Red Wing Newsroom
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To the Editor: So, you're elected to public office. You recklessly disregard a major topic that many of your constituents are very interested in. The citizens let you know of their disappointment. Then apparently everybody with any relationship to the publishing industry considers this to be a sign of the downfall of democracy. I don't get it, do you? Peter Gross Red Wing
To the Editor: The Albrechts' commentary (Feb. 27) in part addressed the appropriateness of silica mining on this area. I agree wholeheartedly with their point that "Mining which negatively impacts the bluffs, our transportation infrastructure, our waters ... or our air quality needs to be examined." Unfortunately, because of "personal inspection" just across the river, the Albrechts' erroneously concluded that "the regulators" are firmly in place. By regulators, they probably mean the MPCA, DNR, and MSHA. I've personally talked to these regulators.
To the Editor: I thank Sen. Matt Schmit for introducing a frac sand bill at the Capitol last Tuesday. His bill is a "three-legged stool" which contains a state moratorium, a generic environmental impact statement and Minnesota Pollution Control Agency standards. The language containing a multi-county sand board and severance tax is like a "cushion" on top of the stool - nice- but not required for functionality. The three legs are the most important part.
To the Editor: On Thursday March 14, the American Association of University Women Red Wing Area Branch will welcome middle school girls to the 10th annual Brave New Girls Conference. The 2013 theme is "Stretch Yourselves!" and the event takes place at the Red Wing YMCA. It's tempting to guess that the afternoon will be about exercise and fitness. It is that and more! The girls will stretch their bodies during a group Zumba! workout, a wildly popular, fun fitness experience. The girls will stretch their imaginations by exploring careers in health and fitness with Dr.
To the Editor: As a local citizen who's been quite involved in the issue of silica sand mining, I would like to add some comments to several of the letters that appeared in the Wednesday Feb. 27 edition of the Red Wing Republican Eagle. First, to the letter written by Arlin and Marilyn Albrecht, I say "Hear, hear!" They hit the issue square on the head. I dare say Red Wing lost a strong ally with the resignation of Mayor Dennis Egan.
To the Editor: In the letters to the editor in the R-E Feb.
To the Editor: When Mayor Egan took his turn to speak his piece at Monday night's council meeting, it illustrated exactly my concern: that Dennis Egan is a mouthpiece for the frac sand industry.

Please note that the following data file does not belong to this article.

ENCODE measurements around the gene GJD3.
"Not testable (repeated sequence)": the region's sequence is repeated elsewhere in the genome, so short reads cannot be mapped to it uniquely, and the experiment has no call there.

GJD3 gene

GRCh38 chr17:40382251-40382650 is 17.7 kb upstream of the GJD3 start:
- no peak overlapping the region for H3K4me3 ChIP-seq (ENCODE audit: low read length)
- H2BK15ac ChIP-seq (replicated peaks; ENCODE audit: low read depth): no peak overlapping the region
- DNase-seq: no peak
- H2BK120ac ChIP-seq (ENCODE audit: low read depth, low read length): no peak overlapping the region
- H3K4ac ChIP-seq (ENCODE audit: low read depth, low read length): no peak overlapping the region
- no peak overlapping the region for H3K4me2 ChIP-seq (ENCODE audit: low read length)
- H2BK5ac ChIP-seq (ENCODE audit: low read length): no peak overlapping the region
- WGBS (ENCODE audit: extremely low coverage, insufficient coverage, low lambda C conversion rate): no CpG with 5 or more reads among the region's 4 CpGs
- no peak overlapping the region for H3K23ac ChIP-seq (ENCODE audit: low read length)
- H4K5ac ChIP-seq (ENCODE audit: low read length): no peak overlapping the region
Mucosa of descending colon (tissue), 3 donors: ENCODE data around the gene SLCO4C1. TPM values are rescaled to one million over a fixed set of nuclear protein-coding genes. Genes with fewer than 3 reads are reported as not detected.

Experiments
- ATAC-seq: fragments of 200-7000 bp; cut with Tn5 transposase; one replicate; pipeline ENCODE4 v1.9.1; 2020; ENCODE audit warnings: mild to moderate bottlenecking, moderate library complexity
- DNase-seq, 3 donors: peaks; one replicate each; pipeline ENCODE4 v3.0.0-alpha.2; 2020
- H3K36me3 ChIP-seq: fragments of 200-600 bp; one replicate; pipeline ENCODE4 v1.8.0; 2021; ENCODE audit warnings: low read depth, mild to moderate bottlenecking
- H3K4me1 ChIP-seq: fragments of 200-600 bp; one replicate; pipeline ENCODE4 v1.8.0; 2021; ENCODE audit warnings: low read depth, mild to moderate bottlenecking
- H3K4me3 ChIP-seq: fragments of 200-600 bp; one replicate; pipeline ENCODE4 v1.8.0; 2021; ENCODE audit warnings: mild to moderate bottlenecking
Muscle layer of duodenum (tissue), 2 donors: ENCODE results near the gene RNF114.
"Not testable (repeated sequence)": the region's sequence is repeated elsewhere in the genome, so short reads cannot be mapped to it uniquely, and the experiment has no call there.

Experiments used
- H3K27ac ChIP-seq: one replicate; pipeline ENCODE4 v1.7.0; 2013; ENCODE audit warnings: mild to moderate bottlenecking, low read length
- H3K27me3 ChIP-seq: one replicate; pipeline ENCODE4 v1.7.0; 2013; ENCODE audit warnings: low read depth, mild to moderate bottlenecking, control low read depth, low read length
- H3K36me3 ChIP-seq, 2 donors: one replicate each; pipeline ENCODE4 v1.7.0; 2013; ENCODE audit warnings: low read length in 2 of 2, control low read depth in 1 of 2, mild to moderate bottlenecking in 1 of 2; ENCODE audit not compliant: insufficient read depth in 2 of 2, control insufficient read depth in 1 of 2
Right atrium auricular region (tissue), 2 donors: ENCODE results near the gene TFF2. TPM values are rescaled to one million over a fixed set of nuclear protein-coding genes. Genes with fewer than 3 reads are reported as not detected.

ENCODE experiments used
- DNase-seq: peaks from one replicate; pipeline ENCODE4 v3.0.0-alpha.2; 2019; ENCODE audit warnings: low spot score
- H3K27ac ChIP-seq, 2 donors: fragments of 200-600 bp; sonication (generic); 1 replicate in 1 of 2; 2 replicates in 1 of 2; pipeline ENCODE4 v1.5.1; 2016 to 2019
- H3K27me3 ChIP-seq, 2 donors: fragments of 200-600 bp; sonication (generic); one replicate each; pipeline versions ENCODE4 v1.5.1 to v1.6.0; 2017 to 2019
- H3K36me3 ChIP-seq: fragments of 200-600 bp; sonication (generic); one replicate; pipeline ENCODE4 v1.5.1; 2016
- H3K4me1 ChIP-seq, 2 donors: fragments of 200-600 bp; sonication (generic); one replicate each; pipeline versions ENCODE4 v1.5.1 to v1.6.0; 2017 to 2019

To the Editor: On Wednesday Jan. 16, 2013, at approximately 8:45 a.m., I died. Seriously. I had a cardiac arrest -- no heartbeat, no pulse. My life was gone. Fortunately, my heart attack occurred at the Red Wing YMCA where the immediate response of my wife and the professional expertise of the Y staff restored me. CPR compressions were begun immediately by a tag team consisting of some members, a YMCA trainer and a Mayo athletic trainer working at the Y, while a third staffer secured the AED device for employment.
To the Editor: I have been reading the vast criticism of Mayor Dennis Egan's acceptance of the position of executive director of the Minnesota Industrial Sand Council with a bit of interest. Perhaps someone can enlighten the citizens of Red Wing on where the problem lies. A weak-mayor form of government is described in the following definition from Wikipedia.org (Google weak mayor system): "In a 'weak' mayor-council system, the mayor has no formal authority outside of the council; he/she cannot appoint and/or remove officials, and lacks veto power over council votes.
To the Editor: The actions of the Red Wing City Council should chill the hearts of freedom-loving citizens of Red Wing. Because of political opposition to an issue, the members of the City Council sought to bully and intimidate a duly elected official. I believe if Mayor Dennis Egan had recently acquired a client who wished to hire his services in opposition to sand fracking, they would have given him an award rather than move to investigate him. Red Wing's legal counsel affirmed there is no standing to oppose Egan's business connection and no reason to legally suspect him of wrong doing.